The link between clouds and global temperature is complicated. On one hand, clouds block sunlight and reflect it back into space, cooling the Earth. On the other, they trap warmth radiating from the Earth’s surface, increasing temperatures.
The balance between these two opposing effects varies from cloud to cloud. Low clouds, for example, tend to be quite opaque, meaning that they cool the planet more than they warm it.
In contrast, wispy, high-altitude clouds allow most sunlight through but are effective at preventing heat from escaping, creating a warming effect. When you add up these effects on a global scale, clouds currently have a net cooling effect on the planet, lowering global temperatures by around 5°C.
Scientists predict that climate change will increase evaporation, leading to an increase in rainfall globally – although there will be considerable variation on a regional level. But increased rainfall does not simply translate into more clouds. Instead, changing conditions will affect how and where clouds form and how they behave.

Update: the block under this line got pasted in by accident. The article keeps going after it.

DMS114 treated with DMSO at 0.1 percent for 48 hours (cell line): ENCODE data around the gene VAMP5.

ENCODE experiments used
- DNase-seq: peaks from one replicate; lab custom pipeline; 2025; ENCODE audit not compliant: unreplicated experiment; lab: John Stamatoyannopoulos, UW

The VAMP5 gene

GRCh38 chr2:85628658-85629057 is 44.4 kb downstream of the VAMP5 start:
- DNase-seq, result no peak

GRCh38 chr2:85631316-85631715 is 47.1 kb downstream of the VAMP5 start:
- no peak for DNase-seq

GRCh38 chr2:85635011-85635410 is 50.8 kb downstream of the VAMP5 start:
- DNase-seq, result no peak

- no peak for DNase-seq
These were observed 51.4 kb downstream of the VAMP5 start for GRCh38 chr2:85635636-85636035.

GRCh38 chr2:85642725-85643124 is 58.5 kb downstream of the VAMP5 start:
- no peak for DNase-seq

In some areas, climate change will probably cause more low clouds to form, which could offset a rise in global temperature. In mid-latitudes, however, low cloud cover is expected to decrease.
Meanwhile, the paths followed by tropical, mid-altitude storm clouds are expected to shift towards the poles, into regions with less sunlight, dampening their cooling effect. Plus, high-altitude clouds are predicted to increase in altitude, which would have a heating effect. This is because higher clouds are colder, and absorb heat radiating from Earth just as well, but retransmit more of this heat back to Earth (rather than out into space).
It’s hard to predict how much these processes might warm the planet, as they could trigger positive feedback loops, accelerating a rise in temperature. Clouds are notoriously difficult to predict with certainty, but most climate models agree that changes in clouds will have the net effect of amplifying rising temperatures.
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